Will 2017 see the first successful human head transplant?
The first human head transplant will take place in December 2017!
An Italian scientist has planned the first human head transplant for December 2017. Is this a case of misguided science, or will this be an unprecedented step forward for medical research?
Believe it or not, Canavero has a volunteer for this medical adventure: Valery Spiridonov.
Spiridonov is a Russian-born man who suffers from a rare condition known as Werdnig-Hoffmann Disease.
The disease that he bears has cost him his body from the neck down, leaving him with broken down muscles and nerves, including those all-important nerve cells in the spinal cluster that enable people to stand and walk.
Spiridonov lives his life in a wheelchair, barely able to feed himself, type, and move around with the help of a joystick. It’s a fate I can’t even begin to imagine. Yet, it’s a good indication of why he might volunteer for history’s first head transplant.
First, Canavero and his team will need to round up a body. They will need a young, brain-dead male patient. Unfortunately, Four Loko is illegal now, so fewer ideal candidates exist.
Once they have permission from the family of the donor, Spiridonov’s body will be cooled to 50 degrees Fahrenheit to slow down tissue atrophy, giving the team about an hour to perform the transplant before his brain dies.
Then, both patient and donor will have their heads simultaneously removed with transparent diamond blades. This is a critical juncture because of the aforementioned time limit, and it will require a custom-made crane to carefully lower Spiridonov’s head onto the donor body’s neck.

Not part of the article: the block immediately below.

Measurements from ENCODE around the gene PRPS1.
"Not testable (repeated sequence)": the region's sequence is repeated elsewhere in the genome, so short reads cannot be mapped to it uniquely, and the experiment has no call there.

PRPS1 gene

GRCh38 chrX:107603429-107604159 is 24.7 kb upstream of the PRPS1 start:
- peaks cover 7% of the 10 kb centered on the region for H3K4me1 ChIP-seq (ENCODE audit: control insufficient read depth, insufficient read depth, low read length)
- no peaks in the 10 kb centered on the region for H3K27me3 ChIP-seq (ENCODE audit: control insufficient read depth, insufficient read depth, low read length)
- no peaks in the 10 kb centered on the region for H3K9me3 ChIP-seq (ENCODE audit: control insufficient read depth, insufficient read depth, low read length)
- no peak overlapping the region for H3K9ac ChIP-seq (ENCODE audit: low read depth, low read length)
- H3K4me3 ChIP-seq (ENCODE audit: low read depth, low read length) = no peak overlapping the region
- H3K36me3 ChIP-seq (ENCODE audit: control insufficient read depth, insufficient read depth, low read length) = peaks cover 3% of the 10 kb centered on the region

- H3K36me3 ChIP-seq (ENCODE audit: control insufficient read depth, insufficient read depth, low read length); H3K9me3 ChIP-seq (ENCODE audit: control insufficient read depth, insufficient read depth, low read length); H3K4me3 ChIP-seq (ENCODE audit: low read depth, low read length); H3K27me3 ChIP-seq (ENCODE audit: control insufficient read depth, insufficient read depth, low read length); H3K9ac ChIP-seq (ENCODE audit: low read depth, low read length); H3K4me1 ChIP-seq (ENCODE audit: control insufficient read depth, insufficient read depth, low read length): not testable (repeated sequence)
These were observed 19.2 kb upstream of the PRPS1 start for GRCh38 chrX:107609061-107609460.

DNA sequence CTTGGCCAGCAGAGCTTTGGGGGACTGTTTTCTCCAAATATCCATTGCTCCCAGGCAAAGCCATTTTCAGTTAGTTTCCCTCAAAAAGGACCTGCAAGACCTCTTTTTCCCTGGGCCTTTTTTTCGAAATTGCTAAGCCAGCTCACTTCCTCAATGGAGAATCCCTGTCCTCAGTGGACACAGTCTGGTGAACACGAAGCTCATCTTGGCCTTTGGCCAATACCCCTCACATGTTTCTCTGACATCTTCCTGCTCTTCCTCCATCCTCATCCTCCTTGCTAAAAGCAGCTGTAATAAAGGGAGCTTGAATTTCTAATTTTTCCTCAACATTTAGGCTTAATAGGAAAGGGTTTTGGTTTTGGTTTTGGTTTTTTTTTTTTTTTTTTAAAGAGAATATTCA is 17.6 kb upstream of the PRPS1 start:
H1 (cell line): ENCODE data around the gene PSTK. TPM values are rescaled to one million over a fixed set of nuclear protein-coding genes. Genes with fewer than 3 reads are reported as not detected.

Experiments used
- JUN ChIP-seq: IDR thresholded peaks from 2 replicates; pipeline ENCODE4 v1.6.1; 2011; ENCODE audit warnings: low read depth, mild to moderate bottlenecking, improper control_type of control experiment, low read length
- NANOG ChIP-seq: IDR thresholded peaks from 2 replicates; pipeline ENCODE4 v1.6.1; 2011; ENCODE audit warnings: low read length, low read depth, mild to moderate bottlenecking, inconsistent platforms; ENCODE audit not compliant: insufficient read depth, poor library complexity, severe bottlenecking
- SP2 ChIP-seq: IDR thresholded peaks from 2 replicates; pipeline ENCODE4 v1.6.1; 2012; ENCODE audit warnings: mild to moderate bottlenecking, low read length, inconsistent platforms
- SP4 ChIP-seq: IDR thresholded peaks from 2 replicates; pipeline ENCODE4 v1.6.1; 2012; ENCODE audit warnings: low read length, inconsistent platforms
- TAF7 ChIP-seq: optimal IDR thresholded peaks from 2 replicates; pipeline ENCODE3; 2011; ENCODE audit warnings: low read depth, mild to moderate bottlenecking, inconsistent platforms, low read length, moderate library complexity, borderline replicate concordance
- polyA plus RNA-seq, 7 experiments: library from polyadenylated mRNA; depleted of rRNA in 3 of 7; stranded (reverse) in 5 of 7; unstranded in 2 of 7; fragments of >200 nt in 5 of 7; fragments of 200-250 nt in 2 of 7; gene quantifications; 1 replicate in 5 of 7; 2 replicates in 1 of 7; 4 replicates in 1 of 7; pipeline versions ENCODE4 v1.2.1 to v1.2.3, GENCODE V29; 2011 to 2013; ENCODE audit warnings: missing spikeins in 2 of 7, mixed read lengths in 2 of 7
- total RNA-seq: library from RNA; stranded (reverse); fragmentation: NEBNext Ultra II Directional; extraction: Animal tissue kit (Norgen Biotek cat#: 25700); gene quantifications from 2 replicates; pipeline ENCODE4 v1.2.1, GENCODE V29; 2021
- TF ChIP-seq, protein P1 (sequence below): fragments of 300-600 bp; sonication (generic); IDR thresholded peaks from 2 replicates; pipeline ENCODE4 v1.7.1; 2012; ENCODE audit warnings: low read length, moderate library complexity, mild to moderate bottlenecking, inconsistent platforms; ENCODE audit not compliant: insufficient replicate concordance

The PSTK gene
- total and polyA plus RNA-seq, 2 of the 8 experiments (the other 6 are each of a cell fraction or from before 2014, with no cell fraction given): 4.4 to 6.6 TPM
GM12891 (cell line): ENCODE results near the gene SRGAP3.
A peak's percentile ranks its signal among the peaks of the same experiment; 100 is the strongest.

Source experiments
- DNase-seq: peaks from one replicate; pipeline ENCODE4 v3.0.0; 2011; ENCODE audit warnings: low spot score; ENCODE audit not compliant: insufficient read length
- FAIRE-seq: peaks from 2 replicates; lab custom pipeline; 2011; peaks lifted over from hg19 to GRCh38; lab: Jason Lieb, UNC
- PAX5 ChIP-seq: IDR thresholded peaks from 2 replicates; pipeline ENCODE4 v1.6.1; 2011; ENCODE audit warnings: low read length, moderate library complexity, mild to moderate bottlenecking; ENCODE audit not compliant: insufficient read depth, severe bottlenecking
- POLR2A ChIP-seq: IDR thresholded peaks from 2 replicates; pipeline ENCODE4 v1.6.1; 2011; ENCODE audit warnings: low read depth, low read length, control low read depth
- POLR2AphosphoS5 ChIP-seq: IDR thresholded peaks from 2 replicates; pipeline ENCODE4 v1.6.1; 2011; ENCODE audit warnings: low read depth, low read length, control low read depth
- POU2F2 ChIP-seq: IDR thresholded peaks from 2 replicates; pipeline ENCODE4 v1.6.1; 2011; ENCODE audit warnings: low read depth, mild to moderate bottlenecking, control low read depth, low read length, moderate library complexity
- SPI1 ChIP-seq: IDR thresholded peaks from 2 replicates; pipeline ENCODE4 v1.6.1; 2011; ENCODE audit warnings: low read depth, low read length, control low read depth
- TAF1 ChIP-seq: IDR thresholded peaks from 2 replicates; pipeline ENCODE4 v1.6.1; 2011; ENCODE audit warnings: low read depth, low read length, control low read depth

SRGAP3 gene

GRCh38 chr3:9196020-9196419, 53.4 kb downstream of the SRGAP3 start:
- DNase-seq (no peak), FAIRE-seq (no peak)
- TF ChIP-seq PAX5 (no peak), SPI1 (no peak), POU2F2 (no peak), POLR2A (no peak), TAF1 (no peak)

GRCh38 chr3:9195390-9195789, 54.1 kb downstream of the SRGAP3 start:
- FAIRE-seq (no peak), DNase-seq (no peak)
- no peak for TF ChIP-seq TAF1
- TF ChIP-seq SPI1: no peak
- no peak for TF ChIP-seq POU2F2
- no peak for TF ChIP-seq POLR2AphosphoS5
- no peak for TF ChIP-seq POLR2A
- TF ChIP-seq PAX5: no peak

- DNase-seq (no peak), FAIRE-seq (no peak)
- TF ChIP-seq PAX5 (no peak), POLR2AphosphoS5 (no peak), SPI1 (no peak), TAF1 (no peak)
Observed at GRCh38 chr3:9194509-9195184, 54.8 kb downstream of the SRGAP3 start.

Once the head is lowered, it will be fused together with its new spinal cord using a chemical called polyethylene glycol, or PEG for short. PEG has been shown to promote the regrowth of spinal cord cells, so the hope here is that they will aid the body in accepting the transplant.
After the spine is connected, all of the muscles and blood from the donor body will have to be joined with Spiridonov’s head. The team is going to need to keep a close eye on the status of the implant, so Spiridonov is going to be kept in an induced coma for three to four weeks to make sure that everything is working as intended. While this is being monitored, implanted electrodes will be strengthening those new nerve connections in the spinal cord.
Many critics decry Canavero’s plans as unethical, going so far as to say that Canavero should be charged with murder if the patient dies on the operating table, but that doesn’t faze the neurosurgeon one bit. After all, he believes his science to be sound and he projects a lofty 90% chance of success. Further encouragement comes from successful animal head transplants such as the transplant of a monkey’s head by Dr. Xiaoping Ren of Harbin Medical University.
Regardless of the public perception of such an endeavour, Canavero and Spiridonov are hopeful that the procedure will be a success. For Spiridonov the benefits are obvious, but if the first human head transplant is a success, the entire medical community can benefit in world-changing ways.
According to Canavero, the procedure could also potentially extend someone’s life. The basic idea is that if your donated body is younger than your original body, you are just adding years onto your life. I find that claim to be dubious, but I will admit that there is a bit of quirky logic to it.
Whatever the benefits are, we won’t know until Canavero performs the surgery. If it isn’t successful, then Canavero will have some serious explaining to do with the entire medical field.